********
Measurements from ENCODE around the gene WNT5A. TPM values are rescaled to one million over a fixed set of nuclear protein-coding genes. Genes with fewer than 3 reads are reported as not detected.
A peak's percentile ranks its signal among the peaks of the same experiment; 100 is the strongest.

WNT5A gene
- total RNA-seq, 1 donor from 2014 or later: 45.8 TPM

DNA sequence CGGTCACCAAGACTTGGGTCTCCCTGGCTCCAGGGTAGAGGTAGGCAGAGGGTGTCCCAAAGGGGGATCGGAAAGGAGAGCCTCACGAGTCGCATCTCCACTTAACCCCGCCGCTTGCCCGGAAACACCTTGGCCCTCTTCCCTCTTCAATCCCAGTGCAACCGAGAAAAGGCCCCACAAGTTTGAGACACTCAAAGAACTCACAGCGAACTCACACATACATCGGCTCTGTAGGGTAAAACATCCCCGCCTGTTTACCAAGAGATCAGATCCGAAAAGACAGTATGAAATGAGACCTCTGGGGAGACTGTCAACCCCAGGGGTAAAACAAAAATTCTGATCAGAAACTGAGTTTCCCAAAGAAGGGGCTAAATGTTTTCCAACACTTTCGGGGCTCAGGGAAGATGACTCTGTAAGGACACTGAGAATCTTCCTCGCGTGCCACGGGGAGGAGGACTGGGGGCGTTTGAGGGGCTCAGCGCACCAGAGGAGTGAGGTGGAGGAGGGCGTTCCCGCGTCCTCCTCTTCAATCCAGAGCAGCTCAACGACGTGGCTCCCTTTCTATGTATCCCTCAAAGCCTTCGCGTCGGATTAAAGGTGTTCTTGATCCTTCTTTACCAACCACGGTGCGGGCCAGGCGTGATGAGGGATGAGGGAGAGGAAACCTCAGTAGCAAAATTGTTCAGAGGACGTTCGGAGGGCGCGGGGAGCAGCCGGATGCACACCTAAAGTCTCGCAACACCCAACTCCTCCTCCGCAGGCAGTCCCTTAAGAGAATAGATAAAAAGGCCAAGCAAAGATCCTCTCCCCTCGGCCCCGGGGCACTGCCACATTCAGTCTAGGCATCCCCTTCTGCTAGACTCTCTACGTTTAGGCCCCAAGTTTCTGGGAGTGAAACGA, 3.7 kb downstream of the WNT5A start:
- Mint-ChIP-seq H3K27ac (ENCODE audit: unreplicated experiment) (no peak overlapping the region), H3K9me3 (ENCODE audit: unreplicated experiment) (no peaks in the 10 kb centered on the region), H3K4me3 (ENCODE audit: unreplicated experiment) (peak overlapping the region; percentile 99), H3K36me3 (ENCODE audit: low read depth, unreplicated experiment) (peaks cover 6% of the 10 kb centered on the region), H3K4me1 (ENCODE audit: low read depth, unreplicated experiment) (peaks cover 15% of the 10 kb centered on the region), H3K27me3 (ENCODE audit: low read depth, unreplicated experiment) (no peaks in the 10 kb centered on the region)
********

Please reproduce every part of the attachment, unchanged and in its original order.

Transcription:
Measurements from ENCODE around the gene WNT5A. TPM values are rescaled to one million over a fixed set of nuclear protein-coding genes. Genes with fewer than 3 reads are reported as not detected.
A peak's percentile ranks its signal among the peaks of the same experiment; 100 is the strongest.

WNT5A gene
- total RNA-seq, 1 donor from 2014 or later: 45.8 TPM

DNA sequence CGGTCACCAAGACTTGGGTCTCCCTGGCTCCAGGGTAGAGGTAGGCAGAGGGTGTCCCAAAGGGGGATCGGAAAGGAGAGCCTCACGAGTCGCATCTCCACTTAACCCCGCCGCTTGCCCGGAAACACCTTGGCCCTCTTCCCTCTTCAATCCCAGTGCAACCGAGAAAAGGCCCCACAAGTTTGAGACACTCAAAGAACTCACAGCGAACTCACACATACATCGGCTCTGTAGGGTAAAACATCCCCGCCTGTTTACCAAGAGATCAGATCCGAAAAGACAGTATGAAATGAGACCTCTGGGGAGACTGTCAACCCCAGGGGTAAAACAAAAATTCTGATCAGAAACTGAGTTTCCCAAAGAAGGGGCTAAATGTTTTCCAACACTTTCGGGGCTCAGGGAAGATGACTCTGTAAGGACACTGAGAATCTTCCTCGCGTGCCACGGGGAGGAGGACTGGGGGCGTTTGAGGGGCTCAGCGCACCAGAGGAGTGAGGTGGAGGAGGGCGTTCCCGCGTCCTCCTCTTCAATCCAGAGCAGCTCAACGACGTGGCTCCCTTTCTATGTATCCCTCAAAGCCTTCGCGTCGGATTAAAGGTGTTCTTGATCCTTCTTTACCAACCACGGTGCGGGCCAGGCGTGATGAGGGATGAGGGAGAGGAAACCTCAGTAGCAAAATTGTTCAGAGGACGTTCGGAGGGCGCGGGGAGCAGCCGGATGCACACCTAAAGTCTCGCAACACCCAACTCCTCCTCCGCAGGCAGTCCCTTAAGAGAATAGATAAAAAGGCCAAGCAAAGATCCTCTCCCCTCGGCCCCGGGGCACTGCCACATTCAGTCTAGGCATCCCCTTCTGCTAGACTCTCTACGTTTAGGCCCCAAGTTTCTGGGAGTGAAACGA, 3.7 kb downstream of the WNT5A start:
- Mint-ChIP-seq H3K27ac (ENCODE audit: unreplicated experiment) (no peak overlapping the region), H3K9me3 (ENCODE audit: unreplicated experiment) (no peaks in the 10 kb centered on the region), H3K4me3 (ENCODE audit: unreplicated experiment) (peak overlapping the region; percentile 99), H3K36me3 (ENCODE audit: low read depth, unreplicated experiment) (peaks cover 6% of the 10 kb centered on the region), H3K4me1 (ENCODE audit: low read depth, unreplicated experiment) (peaks cover 15% of the 10 kb centered on the region), H3K27me3 (ENCODE audit: low read depth, unreplicated experiment) (no peaks in the 10 kb centered on the region)